return to Poland, was inspired by Kapuscinski.
When I met him in Warsaw in 2001, he was already a wise old man of the
reporting profession who rather resented the time he had to spend giving
lectures and writing forewords to other people’s books. A celebrity in
Poland, he was not uncomfortable with his fame but treated it with noble
humility and elegance. He and others, including his friend Gabriel
García Márquez, had found a name for his style – “literary reportage”.
He was tipped for the Nobel Prize.
His top-floor study, in a villa converted into flats, was what you
would expect of a writer – lots of books, a few keepsakes (and no
internet). On the floor, by the door, lay a pair of lapcie – shoes from
Pinsk made from strips of bark. “We wore these instead of leather
shoes,” he said. “They could be African.”
Kapuscinski was self-deprecating in his descriptions of life on the
ground in Africa – how, in 1963, he was treated in Tanzania for TB by a
doctor who had “one syringe for the whole hospital”. Given that he was
not going to be flown back to Warsaw by the Polish news agency, he was
treated locally. “Nothing creates a bond between people in Africa more
quickly than shared laughter,” he writes in Heban (1998; The Shadow of
the Sun, 2001), “for example, [laughter] at a white man jumping up
because of a little thing like an injection.”
In the Cold War era, when all the clever people were busy choosing
their political allegiances, he took sides with ordinary people for whom
the influences of the weather were much more important than any change
of regime in a faraway city. He was not really political but his
engagement with the lives of the masses in Africa, Asia and South
America was taken to reflect an allegory of Cold War life in Eastern
He wrongfooted intellectuals who would ask him brainy questions like
“Who do you read, who inspired you?” He would say Joseph Conrad, but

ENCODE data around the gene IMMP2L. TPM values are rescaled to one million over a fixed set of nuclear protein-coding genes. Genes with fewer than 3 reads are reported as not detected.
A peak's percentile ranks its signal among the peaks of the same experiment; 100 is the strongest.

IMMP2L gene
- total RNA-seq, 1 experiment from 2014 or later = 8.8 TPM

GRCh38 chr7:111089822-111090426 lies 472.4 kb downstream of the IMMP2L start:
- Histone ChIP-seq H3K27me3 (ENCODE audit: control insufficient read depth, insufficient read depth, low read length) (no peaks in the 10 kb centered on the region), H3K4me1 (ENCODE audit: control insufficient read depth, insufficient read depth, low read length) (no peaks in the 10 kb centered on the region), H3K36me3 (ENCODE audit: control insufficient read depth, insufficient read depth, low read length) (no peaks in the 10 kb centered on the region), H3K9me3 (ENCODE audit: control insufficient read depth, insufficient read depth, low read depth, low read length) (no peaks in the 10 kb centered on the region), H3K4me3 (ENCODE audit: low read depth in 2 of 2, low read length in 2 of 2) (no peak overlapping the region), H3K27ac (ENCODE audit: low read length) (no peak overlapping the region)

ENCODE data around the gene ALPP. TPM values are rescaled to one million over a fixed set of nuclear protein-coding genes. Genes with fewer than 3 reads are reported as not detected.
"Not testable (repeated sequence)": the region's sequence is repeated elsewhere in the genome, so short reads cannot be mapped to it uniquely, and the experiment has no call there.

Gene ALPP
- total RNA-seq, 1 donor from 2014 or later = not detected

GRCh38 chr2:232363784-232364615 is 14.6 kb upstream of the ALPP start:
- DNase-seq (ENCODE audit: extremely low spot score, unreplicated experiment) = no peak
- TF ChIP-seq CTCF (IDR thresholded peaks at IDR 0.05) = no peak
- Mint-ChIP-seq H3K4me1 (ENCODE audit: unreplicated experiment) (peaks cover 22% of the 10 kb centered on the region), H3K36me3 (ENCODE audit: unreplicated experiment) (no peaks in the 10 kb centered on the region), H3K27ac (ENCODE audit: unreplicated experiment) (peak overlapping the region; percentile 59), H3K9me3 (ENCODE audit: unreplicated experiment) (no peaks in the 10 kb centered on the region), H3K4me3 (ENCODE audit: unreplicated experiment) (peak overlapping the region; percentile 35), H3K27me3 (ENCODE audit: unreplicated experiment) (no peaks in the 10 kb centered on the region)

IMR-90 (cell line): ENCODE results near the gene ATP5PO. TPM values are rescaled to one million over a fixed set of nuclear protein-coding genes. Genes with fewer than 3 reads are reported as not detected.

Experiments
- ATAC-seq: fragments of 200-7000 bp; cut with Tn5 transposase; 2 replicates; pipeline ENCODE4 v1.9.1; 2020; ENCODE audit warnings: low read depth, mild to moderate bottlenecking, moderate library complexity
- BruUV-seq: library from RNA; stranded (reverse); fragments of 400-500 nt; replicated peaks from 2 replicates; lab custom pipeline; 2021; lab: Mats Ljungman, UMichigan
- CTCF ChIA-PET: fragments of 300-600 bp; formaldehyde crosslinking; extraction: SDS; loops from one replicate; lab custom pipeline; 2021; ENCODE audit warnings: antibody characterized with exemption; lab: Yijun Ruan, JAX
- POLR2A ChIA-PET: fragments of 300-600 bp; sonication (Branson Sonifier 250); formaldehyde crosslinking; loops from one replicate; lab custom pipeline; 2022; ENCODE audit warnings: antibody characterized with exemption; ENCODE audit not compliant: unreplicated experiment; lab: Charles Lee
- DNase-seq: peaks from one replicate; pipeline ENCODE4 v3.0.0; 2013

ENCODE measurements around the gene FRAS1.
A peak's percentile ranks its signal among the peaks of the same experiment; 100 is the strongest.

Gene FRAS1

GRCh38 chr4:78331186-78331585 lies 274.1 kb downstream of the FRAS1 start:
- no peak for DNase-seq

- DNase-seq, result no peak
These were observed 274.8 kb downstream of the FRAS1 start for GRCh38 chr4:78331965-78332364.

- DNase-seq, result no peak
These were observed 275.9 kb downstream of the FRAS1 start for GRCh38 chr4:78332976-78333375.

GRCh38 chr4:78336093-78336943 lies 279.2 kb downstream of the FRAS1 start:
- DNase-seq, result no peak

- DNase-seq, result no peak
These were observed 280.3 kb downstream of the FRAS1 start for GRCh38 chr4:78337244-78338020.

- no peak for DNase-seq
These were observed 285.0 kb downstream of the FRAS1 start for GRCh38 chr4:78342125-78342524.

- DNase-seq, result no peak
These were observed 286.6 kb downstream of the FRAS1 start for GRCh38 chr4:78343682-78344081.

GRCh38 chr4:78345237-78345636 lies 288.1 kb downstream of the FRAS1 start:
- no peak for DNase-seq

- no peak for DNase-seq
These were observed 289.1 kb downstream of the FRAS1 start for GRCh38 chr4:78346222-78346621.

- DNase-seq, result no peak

only because the author of Heart of Darkness was Polish. On other
occasions, Kapuscinski would answer more prosaically and truthfully that
he always went through a ton of cuttings before going out on a story.
He regretted the deluge of information delivered by the electronic age:
Television viewers are being manipulated and are unaware of it. In the
developed world of multi-media, we have too many fables, too much
make-believe. People are hungering for authenticity and an understanding
of the trends which affect their lives and those of others.
He wanted young journalists to deepen their cultural and anthropological knowledge:
In my early reportage, there was more description of landscapes and
cities. Now the reader already has the image – it is on television – so
the reportage journalist has to go beyond it. Getting to the core of a
culture takes hard work and time, not the three days in Rwanda or two
nights in Sierra Leone that most media organisations give their people. I
hate this trend. Kapuscinski’s obsession with putting the ordinary
under thorough scrutiny shone through every word he spoke or wrote.
Krzysztof Masion, a colleague on the newspaper Rzeczpospolita, said:
Kapuscinski showed us another world, incredibly poor, which, for many,
comes down to one shirt, one pan, a spoon and a mouthful of water.
Nearly two-thirds of humanity lives in this empty and silent world. He
reminded us – we who are always dissatisfied and insatiable – of what is
superfluous and secondary.